When I first started taking photographs, I would always just point at my subject and shoot away as you don't generally pay too much attention to the background or the things around your subject. Over time I would learn from professional photographers to be more mindful of how I compose my photos.
To keep this blog short and sweet I will summarize my experience as much as possible and provide a few links to some articles which I feel are well written and easy to understand.
1. Think about what you are trying to say with your photo. Is the subject all that matters in this shot? Is the background relevant? Are there other elements around the subject which could enhance your message in this photo?
Example: You are on holiday in India, you see a guru and want to compose a photograph. You want to show the peacefulness of the guru in the chaos that surrounds him. Depending on what lens you have, you may have to take a step back to include the environment into your photo.
TIP: You will also want to make sure your depth of field is not too shallow so that your audience can see his surroundings clearly. By doing so you are providing your audience more context for the subject and the photo now has more story as opposed to a close up shot of just the guru. It all goes back to what you are trying to say with your photo.
The above image of the participants in the Summer festival in Japan has one focal subject which is the guy in the middle looking at the camera smiling. I chose to step back and include his associates to give the audience a better understanding of what he was doing.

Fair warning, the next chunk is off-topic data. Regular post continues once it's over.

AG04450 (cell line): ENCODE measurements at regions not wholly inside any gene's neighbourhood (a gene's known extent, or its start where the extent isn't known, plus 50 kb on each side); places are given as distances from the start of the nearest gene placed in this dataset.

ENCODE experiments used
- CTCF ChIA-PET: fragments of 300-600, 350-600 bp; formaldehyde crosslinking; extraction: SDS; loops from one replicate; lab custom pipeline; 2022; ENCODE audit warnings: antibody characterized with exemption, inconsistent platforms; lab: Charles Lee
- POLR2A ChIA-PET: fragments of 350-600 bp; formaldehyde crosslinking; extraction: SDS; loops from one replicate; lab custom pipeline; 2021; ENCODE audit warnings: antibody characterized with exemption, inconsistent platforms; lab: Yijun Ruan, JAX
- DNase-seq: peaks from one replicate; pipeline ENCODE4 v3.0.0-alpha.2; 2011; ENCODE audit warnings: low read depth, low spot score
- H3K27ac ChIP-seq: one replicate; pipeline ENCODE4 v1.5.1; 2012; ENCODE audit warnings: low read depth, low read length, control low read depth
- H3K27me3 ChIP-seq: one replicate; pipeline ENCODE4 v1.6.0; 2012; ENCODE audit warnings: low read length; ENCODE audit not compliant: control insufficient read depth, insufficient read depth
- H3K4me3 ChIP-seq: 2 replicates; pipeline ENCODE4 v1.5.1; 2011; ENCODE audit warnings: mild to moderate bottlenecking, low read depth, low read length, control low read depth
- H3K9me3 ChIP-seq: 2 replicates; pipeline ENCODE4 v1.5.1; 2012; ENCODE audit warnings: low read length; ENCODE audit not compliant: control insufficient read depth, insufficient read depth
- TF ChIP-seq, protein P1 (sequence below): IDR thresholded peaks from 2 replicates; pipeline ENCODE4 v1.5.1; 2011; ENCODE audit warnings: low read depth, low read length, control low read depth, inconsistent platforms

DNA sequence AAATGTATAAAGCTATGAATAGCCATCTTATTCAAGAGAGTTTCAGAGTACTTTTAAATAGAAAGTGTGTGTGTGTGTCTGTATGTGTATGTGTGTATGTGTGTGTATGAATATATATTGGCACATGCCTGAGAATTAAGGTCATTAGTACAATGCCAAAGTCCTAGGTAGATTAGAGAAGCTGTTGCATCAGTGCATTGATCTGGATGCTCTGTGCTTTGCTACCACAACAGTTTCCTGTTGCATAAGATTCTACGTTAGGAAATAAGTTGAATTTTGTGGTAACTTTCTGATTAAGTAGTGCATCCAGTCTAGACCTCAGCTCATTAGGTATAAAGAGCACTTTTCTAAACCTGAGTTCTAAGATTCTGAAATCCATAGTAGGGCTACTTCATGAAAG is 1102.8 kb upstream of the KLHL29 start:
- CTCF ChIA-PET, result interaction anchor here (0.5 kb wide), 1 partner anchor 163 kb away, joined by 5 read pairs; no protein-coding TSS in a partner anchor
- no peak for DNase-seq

This image was taken in Sri Lanka along the coast in Colombo. If I had shot the photo at a closer range or zoomed in closer, you would not be able to see that this was a slum next to the rail roads.
2. Moving around to clear up the background of your subject.More often than not you will find that your subject is standing in front of something or has something that could distract the audiences focal point. It is crucial to try position yourself in a way so that there are no obstructions to your subject.
Example: You are trying to take a photo of your dog, instead of just taking photos where ever your dog maybe try to move to a space where there are no bright lights, big objects, or brightly colored items as all those things can take the focal point away from your subject. TIP: When shooting portraiture outside, squatting down a little will help elevate your subject in the photo instead of shooting at eye level where there are always something in the background. It also gives the audience a different perspective as we are used to seeing things at eye level.
As for this shot, I moved myself to a position where there was a clean background to the chef.
3. Finding symmetry in your composition. When composing an image, you need to be aware of the surroundings to your subject, there are always leading lines, lamp posts, horizons and all sorts of things that you could use to make the photo look more appealing by applying symmetry.
Example: You are shooting a game of volley ball on the beach and there is a palm tree in the background. You can move to a position where the tree is dead centre of the photo, or to a 3/4 position or squat down and show the whole tree in the background of your shot.
These are my personally tips, there are many other good websites that talk about composition with topics like the golden ratio or the rule of thirds etc so I will just provide links to those websites. I have personally read through these sites and recommend a quick read.